Sir Hildred Humphires honorific “Sir” was earned as an accumulation of respect from his musical peers. During his extensive career, Humphries performed with Billie Holiday, trumpeter Roy Eldridge, and another titled member of jazz royalty, big band leader Count Basie.
In 1990, Sir Hildred released “Stardust” that was recorded at Clarkstown South High School and sold to support The Hildred Humphries Scholarship Fund.
Charles and James “Chic” Glass
Chic & Charlie’s was more than just a tavern: it was an important community institution. Robert Kennedy visited the establishment during his 1964 New York State Senate Campaign. The tavern was not only popular at night, but would often serve as a gathering place after Sunday church services.
The brother’s originally bought the Cedar Street Bar and Grill on Cedar Street from Ike Sutton in the early 1960s. When that bar was condemned by Nyack’s urban renewal prorgam, they moved to Franklin Street and changed the name. The tavern was located at 44 South Franklin until it was destroyed by fire in 1982.
Frances A. Batson
Frances A. Batson is best known as the Deputy Clerk of the Village of Nyack, a position that she held for 26 years. Frances was the first African American to hold that position. Before her public service, she was the owner of Batson Spot Secretarial Service.
In addition to her professional accomplishments, Frances was the branch Secretary for the Nyack NAACP and the church secretary of St. Philips AME Zion Church.
Dr. Fletcher Johnson
At 6’ 5” tall, Johnson went to Duquesne University in 1950 on a basketball scholarship. He funded his medical studies by playing professional basketball in Europe.
Dr. Johnson practiced surgery at Nyack Hospital, Good Samaritan Hospital and Englewood Hospital and Medical Center. He also served on the Nyack School Board and County Board of Health.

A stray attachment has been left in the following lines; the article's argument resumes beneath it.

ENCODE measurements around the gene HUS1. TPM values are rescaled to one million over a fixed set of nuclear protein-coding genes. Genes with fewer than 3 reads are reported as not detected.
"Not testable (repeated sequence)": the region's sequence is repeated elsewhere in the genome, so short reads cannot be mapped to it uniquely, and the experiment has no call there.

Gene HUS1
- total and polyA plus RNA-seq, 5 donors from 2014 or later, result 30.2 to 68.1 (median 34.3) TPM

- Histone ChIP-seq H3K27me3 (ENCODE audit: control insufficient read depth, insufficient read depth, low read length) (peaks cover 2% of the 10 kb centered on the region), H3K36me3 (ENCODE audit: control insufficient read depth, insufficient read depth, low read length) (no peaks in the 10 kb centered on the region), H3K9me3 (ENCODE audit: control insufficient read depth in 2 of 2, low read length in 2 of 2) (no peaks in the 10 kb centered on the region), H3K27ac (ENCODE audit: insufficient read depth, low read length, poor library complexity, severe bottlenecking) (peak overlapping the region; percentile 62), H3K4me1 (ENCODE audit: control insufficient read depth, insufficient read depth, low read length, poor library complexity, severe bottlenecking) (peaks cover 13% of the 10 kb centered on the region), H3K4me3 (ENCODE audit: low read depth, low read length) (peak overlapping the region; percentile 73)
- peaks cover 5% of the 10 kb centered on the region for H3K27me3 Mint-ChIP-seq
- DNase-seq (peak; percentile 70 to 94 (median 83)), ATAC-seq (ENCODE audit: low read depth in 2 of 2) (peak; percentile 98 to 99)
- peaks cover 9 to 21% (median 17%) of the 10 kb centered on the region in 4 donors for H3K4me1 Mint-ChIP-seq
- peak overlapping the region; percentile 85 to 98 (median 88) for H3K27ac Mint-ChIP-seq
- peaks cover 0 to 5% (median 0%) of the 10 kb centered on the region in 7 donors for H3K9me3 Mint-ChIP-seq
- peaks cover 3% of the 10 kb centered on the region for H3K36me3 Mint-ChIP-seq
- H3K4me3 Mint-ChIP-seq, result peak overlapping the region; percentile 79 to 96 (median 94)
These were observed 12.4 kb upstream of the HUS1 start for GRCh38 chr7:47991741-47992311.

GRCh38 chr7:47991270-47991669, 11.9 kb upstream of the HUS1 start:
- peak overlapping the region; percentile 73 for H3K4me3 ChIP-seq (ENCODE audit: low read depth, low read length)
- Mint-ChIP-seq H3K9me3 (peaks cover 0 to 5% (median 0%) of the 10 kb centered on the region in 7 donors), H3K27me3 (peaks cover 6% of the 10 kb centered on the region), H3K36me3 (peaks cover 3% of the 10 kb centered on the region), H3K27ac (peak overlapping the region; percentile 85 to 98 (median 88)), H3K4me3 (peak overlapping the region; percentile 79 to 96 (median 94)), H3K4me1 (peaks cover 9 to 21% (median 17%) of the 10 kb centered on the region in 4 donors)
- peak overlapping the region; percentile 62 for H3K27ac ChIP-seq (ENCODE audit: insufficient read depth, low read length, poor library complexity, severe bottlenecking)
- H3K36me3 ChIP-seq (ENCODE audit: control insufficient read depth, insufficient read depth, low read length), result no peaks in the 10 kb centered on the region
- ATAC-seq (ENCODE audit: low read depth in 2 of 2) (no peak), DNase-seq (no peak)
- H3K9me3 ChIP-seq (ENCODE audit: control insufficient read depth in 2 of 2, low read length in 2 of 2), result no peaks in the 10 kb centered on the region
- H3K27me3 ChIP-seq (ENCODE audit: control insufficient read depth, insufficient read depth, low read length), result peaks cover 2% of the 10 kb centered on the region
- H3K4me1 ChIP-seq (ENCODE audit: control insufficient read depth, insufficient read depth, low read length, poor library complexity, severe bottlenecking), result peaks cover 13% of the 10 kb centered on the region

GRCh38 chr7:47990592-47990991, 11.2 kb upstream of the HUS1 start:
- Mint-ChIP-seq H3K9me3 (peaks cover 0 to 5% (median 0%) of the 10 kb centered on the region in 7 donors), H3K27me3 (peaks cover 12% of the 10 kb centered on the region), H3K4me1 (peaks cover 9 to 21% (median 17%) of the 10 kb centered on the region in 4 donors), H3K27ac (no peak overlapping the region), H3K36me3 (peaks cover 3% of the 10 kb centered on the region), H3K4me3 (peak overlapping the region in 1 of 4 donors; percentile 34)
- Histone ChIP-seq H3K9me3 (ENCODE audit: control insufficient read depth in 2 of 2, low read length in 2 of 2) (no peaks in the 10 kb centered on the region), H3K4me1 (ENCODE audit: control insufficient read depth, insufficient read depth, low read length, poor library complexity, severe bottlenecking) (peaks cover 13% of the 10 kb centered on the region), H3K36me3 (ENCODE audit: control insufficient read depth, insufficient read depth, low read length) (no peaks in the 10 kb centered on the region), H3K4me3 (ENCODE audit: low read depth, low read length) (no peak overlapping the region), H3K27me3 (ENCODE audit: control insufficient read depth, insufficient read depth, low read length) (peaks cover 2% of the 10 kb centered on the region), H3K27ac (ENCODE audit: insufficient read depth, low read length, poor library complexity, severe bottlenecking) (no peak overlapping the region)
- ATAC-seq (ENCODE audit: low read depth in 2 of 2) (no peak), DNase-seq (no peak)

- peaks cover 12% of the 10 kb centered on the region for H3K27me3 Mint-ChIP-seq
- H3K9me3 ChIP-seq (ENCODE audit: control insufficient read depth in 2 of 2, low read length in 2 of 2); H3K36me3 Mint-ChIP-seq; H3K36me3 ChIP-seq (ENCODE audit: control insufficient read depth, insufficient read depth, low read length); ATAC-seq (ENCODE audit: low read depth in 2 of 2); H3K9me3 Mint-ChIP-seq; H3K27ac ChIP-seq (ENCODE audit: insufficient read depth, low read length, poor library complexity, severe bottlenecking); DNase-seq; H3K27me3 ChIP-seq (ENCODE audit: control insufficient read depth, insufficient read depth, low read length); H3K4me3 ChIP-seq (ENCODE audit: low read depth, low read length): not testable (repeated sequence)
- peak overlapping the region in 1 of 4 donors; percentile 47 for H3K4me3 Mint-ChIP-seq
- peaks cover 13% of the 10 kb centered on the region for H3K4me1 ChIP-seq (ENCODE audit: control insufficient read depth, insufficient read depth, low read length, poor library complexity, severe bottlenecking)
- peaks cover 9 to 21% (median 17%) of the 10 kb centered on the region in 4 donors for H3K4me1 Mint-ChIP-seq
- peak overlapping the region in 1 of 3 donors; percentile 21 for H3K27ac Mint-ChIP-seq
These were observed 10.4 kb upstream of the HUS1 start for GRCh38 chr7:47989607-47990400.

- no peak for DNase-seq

Dr. Willie Bryant
Dr. Willie Bryant joined the dental staff at Letchworth Village in 1982, where he served as director for over fifteen years. During this time, he has continued his private practice that spans thirty five years.
Last year, Dr. Bryant organized a Juneteenth celebration in Rockland County that included a 1.6 mile Fun Run named in honor of Laurence H. Holland, former president of the Nyack Branch of the NAACP, and a self-guided walking tour of 26 historic places in the African American experience in Nyack.
Alice and Alicia Crowe
Identical twin attorneys Alice and Alicia Crowe opened Zola Africentric Gallery on Main Street in Nyack, NY in 1990 after graduating from Howard University School of Law.
The twins closed Zola Gallery to go into law practice where they represent the arts, culture and historic preservation. One case of particular note is Hezekiah Easter Jr.’s case against the Palisades Mall’s encroachment on the Mount Moor Cemetery.
Karim Deen came to Nyack 38 years ago from England. In the shopkeeping tradition of Great Britain,he opened his first store, Afrique Curiosity, on the ground floor of the Presidential Life building. Since then, Karim has owned and operated three businesses in Nyack. In addition to his commercial enterprises, Karim was the first African American to run a major clothing line in New York’s garment center.
Sam Waymon began piano lessons at the age of three, as did his sister Eunice, who later changed her name to Nina Simone. In addition to his solo career, for over a decade Sam performed with, wrote music for, and managed his sister.
Sam composed the score for and appeared in the 1970’s cult classic Ganga & Hess, which was shot in Nyack. Waymon performed in Vincent Pastore’s Wild Children that premiered in Nyack in 2012 and will soon have a run on Broadway.
African American Entrepreneurs in the Nyacks 1800-present will be on display every Saturday from March 8 until July 5 from 1-4p at the Historical Society of the Nyacks, located on the lower level of the Depew House, 50 Piermont Ave. at the corner of Piermont and Hudson Avenues across from Memorial Park. (behind the Nyack Library parking lot)
Special thanks to Constance L. Frazier, Professor Stacy Sewell, Anngela Vasser-Cooper, Sylvia Peterson, JoAnn Saunders, Louise Palmer, Dr. Lori L. Martin, Rev. Lee Burns, Sr., Fannetta Glass-Miles and Jack Dunnigan.
African American Entrepreneurs in the Nyacks 1800-Present is presented by the Historical Society of the Nyacks, curated by Bill Batson and sponsored by the Art, Craft and Antiques Dealers Association (ACADA), La Talaye Catering & Event Design and St. Thomas Aquinas College.